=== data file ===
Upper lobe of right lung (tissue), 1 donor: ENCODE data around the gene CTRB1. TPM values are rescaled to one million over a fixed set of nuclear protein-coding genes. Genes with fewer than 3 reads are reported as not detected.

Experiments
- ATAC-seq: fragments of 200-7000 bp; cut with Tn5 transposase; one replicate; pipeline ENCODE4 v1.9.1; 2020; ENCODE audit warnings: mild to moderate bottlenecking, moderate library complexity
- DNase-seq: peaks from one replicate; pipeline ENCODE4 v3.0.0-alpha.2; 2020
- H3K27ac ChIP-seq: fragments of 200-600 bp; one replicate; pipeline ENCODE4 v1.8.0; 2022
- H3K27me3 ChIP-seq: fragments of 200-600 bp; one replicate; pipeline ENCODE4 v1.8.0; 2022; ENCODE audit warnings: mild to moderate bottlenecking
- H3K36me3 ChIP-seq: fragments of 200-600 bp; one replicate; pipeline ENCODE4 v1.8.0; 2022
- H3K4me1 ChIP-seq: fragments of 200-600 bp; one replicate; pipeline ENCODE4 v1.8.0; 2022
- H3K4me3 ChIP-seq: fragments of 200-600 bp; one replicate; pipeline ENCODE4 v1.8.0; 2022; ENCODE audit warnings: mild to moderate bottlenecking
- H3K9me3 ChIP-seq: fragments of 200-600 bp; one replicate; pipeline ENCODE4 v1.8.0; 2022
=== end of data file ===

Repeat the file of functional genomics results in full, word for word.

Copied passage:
Upper lobe of right lung (tissue), 1 donor: ENCODE data around the gene CTRB1. TPM values are rescaled to one million over a fixed set of nuclear protein-coding genes. Genes with fewer than 3 reads are reported as not detected.

Experiments
- ATAC-seq: fragments of 200-7000 bp; cut with Tn5 transposase; one replicate; pipeline ENCODE4 v1.9.1; 2020; ENCODE audit warnings: mild to moderate bottlenecking, moderate library complexity
- DNase-seq: peaks from one replicate; pipeline ENCODE4 v3.0.0-alpha.2; 2020
- H3K27ac ChIP-seq: fragments of 200-600 bp; one replicate; pipeline ENCODE4 v1.8.0; 2022
- H3K27me3 ChIP-seq: fragments of 200-600 bp; one replicate; pipeline ENCODE4 v1.8.0; 2022; ENCODE audit warnings: mild to moderate bottlenecking
- H3K36me3 ChIP-seq: fragments of 200-600 bp; one replicate; pipeline ENCODE4 v1.8.0; 2022
- H3K4me1 ChIP-seq: fragments of 200-600 bp; one replicate; pipeline ENCODE4 v1.8.0; 2022
- H3K4me3 ChIP-seq: fragments of 200-600 bp; one replicate; pipeline ENCODE4 v1.8.0; 2022; ENCODE audit warnings: mild to moderate bottlenecking
- H3K9me3 ChIP-seq: fragments of 200-600 bp; one replicate; pipeline ENCODE4 v1.8.0; 2022